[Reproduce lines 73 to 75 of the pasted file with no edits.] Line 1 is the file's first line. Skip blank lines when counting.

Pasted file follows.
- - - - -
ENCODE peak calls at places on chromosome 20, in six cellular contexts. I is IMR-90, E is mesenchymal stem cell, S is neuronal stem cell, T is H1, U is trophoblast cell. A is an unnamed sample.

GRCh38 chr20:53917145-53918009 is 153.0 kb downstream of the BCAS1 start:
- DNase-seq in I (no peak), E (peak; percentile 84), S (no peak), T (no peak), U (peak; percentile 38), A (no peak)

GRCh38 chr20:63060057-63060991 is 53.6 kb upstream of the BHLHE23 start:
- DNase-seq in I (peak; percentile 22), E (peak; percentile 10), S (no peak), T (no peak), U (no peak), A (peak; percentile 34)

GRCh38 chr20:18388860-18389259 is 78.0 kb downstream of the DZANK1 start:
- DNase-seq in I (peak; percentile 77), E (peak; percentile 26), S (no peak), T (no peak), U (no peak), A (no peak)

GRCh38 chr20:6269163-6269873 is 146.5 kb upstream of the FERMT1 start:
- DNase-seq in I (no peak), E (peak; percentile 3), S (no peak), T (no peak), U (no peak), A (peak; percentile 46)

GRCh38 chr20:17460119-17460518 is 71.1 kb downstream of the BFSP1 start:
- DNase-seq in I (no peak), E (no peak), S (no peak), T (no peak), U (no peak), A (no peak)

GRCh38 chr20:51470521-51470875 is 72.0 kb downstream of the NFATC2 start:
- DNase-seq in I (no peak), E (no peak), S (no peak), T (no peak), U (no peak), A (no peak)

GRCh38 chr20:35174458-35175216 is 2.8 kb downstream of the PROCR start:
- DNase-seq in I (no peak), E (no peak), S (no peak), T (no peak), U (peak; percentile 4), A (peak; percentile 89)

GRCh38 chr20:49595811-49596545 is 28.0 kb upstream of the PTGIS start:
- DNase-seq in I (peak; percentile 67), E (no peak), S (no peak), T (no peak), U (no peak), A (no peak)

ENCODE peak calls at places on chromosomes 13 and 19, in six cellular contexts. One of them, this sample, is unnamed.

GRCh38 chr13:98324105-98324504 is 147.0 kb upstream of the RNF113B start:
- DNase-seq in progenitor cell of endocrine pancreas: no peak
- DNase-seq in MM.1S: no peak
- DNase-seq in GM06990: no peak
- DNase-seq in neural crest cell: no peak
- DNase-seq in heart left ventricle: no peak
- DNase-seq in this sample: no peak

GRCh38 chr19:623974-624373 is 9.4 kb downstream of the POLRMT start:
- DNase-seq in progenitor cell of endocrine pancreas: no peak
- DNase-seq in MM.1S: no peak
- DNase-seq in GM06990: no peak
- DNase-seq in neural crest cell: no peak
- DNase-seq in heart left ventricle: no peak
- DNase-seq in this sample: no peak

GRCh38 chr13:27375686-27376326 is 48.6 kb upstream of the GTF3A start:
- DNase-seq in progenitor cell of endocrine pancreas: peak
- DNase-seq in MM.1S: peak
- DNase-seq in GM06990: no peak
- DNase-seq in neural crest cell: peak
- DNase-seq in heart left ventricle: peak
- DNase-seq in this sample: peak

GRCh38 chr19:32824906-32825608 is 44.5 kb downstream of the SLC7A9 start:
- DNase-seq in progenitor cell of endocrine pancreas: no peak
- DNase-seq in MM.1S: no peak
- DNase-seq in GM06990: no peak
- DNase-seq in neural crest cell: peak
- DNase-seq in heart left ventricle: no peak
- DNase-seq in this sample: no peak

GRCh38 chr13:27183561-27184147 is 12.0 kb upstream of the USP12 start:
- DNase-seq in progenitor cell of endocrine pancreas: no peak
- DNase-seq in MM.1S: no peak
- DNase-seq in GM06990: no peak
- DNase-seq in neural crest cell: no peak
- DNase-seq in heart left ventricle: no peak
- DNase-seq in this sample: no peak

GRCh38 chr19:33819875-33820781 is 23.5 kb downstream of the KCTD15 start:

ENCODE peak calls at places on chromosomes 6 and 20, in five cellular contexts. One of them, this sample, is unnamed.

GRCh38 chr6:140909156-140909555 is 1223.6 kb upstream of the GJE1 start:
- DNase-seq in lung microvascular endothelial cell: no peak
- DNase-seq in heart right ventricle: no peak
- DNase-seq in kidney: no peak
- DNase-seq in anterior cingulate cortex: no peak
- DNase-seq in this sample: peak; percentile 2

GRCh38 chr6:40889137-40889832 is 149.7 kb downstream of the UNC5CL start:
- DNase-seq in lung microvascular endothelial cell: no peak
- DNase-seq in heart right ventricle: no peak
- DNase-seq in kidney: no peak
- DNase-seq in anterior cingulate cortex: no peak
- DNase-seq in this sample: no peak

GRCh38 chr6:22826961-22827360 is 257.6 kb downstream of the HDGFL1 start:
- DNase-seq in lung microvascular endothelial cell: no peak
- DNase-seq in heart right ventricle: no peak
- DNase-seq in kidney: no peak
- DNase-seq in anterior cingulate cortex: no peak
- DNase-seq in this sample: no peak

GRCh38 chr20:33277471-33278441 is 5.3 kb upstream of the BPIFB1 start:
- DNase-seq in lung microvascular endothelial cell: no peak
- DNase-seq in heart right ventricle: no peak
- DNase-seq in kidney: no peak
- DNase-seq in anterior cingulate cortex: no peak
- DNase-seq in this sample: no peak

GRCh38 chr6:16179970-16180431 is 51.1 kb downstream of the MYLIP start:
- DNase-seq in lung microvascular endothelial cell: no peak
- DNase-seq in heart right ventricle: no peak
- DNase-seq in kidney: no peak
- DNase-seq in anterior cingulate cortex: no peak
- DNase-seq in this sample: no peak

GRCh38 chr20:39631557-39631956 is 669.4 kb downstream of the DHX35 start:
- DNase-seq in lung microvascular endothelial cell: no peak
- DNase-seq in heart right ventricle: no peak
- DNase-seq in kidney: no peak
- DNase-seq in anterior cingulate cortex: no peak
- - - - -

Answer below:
- DNase-seq in this sample: no peak

GRCh38 chr20:33277471-33278441 is 5.3 kb upstream of the BPIFB1 start:
- DNase-seq in lung microvascular endothelial cell: no peak